get a compatible joydev.ko

    or

    compile my own joydev.ko from joydev.c

    I think option two it is completely unfeasible (for me) if someone can help here, would be great.

    And option number one, is probably the answer but, it's too freaking complicated :-S where will I get a compatible joydev.ko?

    Since Knoppix is based on debian, I'm thinking on installing debian on a virtual machine, updating it's kernel version to a kernel version equal to mine, and then try starting the module joydev.ko from this kernel on mine.
    Are there possibilities that this will work?

    Any other better idea?


    Thank you!

  5. #15
    Linux Newbie dilbert's Avatar
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    Quote Originally Posted by tauro_kpo
    Che, muy buen espaņol
    "ņ"

    You got already the right keyboard.


    Quote Originally Posted by tauro_kpo
    Since Knoppix is based on debian, I'm thinking on installing debian on a virtual machine, updating it's kernel version to a kernel version equal to mine, and then try starting the module joydev.ko from this kernel on mine.
    Are there possibilities that this will work?
    All depends on the asumption that debian will use the same driver as knoppix.

    At least, it looks more promising than the other options.

    (Vamos a ver, dijo el ciego ... )


    Quote Originally Posted by tauro_kpo
    Any other better idea?
    Hmm, no.

    Suerte.
    Bus Error: Passengers dumped. Hech gap yo'q.

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    Me parece que el ciego no va a ver nada!

    I installed Ubuntu, that is based on Debian in a Virtual Machine with VMware.

    I compiled a kernel version similar to mine (mine is 2.6.20-1.2933.fc6 and the one I did in my Ubuntu was 2.6.20)
    But no! it's like I was trying to install the module from the Knoppix, I get the same error.

    Please! I don't know what to do now.

    I think the problem should be in other place. Since the joystick driver isn't it. What's greater than the joystick driver? I don't know, you are the gurus.
    Maybe the usb driver or something?

    Please, somebody!

    Thank you!

  7. #17
    Linux Newbie dilbert's Avatar
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    Quote Originally Posted by tauro_kpo
    Me parece que el ciego no va a ver nada!
    Con mucha fe tambien el ciego puede ver un dia!


    Quote Originally Posted by tauro_kpo
    Since the joystick driver isn't it.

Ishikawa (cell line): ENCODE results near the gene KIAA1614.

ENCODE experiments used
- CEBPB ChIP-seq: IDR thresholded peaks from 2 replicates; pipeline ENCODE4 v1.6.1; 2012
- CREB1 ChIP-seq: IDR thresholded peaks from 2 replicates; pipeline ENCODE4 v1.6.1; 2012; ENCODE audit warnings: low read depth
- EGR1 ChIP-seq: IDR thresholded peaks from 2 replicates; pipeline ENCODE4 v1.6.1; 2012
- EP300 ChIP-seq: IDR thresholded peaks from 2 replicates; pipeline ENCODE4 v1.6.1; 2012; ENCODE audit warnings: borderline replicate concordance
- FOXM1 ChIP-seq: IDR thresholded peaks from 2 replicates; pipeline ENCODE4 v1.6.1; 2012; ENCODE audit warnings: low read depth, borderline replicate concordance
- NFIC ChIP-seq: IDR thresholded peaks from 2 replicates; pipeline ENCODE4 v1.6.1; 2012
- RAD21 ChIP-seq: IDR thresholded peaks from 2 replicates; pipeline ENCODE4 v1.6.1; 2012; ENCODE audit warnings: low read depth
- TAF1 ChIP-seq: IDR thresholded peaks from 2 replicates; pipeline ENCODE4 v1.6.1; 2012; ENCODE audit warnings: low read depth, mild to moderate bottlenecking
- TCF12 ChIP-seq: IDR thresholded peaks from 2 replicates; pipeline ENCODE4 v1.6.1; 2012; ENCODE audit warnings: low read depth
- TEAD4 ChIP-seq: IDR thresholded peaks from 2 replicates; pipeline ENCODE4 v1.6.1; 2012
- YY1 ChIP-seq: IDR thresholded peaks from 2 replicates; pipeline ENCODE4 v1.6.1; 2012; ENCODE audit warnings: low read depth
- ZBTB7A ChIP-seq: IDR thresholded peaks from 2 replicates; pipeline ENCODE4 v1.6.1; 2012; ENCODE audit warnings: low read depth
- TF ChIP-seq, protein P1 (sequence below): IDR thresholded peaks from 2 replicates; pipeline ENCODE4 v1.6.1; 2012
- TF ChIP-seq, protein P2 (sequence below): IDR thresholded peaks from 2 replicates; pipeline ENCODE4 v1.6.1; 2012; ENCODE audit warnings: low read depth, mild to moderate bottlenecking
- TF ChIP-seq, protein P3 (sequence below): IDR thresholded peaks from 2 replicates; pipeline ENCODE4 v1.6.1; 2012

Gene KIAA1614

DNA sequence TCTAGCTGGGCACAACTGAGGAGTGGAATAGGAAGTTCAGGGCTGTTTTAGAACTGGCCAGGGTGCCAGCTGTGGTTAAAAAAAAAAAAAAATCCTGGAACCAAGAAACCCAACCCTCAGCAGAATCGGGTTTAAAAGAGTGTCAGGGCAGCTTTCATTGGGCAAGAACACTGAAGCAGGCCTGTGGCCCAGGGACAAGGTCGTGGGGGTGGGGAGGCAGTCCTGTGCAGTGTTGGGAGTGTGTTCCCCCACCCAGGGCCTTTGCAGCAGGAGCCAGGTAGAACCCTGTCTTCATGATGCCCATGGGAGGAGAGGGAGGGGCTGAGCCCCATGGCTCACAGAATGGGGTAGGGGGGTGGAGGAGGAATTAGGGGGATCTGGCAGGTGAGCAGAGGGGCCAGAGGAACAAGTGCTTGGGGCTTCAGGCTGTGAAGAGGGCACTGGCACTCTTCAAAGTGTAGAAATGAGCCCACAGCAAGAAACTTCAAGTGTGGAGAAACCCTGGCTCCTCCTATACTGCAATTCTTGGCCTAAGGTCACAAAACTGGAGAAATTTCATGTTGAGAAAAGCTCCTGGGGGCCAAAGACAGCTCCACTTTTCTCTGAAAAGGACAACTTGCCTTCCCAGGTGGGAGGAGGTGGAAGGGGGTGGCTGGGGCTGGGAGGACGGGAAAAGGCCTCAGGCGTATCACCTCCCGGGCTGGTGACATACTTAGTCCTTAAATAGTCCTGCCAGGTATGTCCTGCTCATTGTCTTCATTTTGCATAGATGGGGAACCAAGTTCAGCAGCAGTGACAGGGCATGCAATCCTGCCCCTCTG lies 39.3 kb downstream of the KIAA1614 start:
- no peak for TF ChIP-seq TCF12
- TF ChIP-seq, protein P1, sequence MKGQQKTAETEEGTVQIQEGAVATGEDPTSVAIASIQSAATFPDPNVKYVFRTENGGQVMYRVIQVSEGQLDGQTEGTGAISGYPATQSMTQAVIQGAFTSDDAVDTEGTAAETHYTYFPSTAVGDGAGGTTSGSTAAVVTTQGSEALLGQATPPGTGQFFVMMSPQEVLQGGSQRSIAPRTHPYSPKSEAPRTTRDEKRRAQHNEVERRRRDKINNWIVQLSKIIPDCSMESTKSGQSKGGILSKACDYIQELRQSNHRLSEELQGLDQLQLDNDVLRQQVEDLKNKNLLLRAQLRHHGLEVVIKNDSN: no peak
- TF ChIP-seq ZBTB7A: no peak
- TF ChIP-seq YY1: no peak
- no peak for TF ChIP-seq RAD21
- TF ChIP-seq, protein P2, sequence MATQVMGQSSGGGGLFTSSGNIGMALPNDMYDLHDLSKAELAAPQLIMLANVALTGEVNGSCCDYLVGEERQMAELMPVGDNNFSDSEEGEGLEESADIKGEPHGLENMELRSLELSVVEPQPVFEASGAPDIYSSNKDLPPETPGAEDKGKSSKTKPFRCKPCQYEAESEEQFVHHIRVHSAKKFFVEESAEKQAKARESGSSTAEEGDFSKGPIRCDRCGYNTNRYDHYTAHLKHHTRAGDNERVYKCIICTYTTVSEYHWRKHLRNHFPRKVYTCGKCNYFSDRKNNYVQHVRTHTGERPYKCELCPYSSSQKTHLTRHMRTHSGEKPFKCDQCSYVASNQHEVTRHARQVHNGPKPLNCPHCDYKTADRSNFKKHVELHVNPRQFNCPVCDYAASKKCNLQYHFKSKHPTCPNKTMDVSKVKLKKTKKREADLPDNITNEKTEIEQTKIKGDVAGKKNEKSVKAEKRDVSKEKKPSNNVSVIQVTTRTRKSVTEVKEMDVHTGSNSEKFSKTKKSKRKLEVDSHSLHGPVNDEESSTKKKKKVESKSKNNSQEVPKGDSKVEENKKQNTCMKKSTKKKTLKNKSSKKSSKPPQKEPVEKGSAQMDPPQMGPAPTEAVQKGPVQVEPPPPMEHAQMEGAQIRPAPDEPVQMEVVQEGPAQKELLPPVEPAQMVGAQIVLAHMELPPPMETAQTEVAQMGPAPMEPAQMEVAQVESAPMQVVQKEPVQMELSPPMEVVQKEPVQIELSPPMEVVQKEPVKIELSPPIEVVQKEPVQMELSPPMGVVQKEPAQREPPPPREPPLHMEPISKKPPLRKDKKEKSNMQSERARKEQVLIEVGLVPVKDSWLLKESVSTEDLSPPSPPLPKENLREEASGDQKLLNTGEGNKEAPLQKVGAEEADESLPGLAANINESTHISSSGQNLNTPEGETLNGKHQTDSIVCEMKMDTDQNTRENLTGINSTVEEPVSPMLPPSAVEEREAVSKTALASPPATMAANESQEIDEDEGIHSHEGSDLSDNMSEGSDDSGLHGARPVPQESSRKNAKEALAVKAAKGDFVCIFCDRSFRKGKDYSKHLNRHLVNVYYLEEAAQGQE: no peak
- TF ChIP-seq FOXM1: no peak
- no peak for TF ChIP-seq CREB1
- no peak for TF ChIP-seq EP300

Are you sure? Did you make the same comparisons with "diff -su ..." and the like as before?

    But anyway this would tell you only what's up but not cure the problem.

    The exact problem is that the driver works with that joystick, only the joystick behaves as the buttins would be pressed continuously. Is that correct?

    The underlying USB stack only inserts the driver and handles the USB trafiic. The culprit can be only the driver. This piece of software handles the data that come from your joystick and sends data to it. The USB packets are only a standardised transport medium. They could also have used simple wires that go to a joystick connector on a board in a free slot of your PC as in the past.

    Why should the USB stack mess up your data only with that joystick? I presume a memory stick would work properly with that USB port.

    As your joystick works with the knoppix driver we can exclude a hardware problem with the buttons.

    Isn't there any possibility to get in contact with other people that use your joystick on a Linux distro other than knoppix?

    Often people don't report errors but rather avoid the problem. So, if there are really few people using Linux AND your joystick, some might simply use knoppix when they want to play, others might buy another joystick, but no one reports the error or is complaining.

    So maybe you can contact some people using your joystick or maybe the author or maintainer of the driver himself.

    From a basic view your driver is working because you can use this test program.

    Another thing I can only imagine is that there is something else to setup in XFree86conf or xorg.conf or what it is called. Do your manual or README file or the like also mention Linux or Unix in general?

    If you got a mouse for example, it also doesn't work properly if you don't enable the right things in those GUI config files. For example the buttons might work but the scroll wheel not.

    In "/etc/X11/xorg.conf" are at least "Input Devices". But I haven't much a clue as I configured only once a mouse in XFree86.conf.

    Maybe you spot a difference in this xorg.conf file on knoppix and on Ubuntu or you ask the question again in a section that deals more with this xorg GUI stuff.

    There is a possibility that the file size difference in the driver binaries comes only from having the same source files compiled on different distros and that the different behaviour comes only from a different xorg setup.
    Bus Error: Passengers dumped. Hech gap yo'q.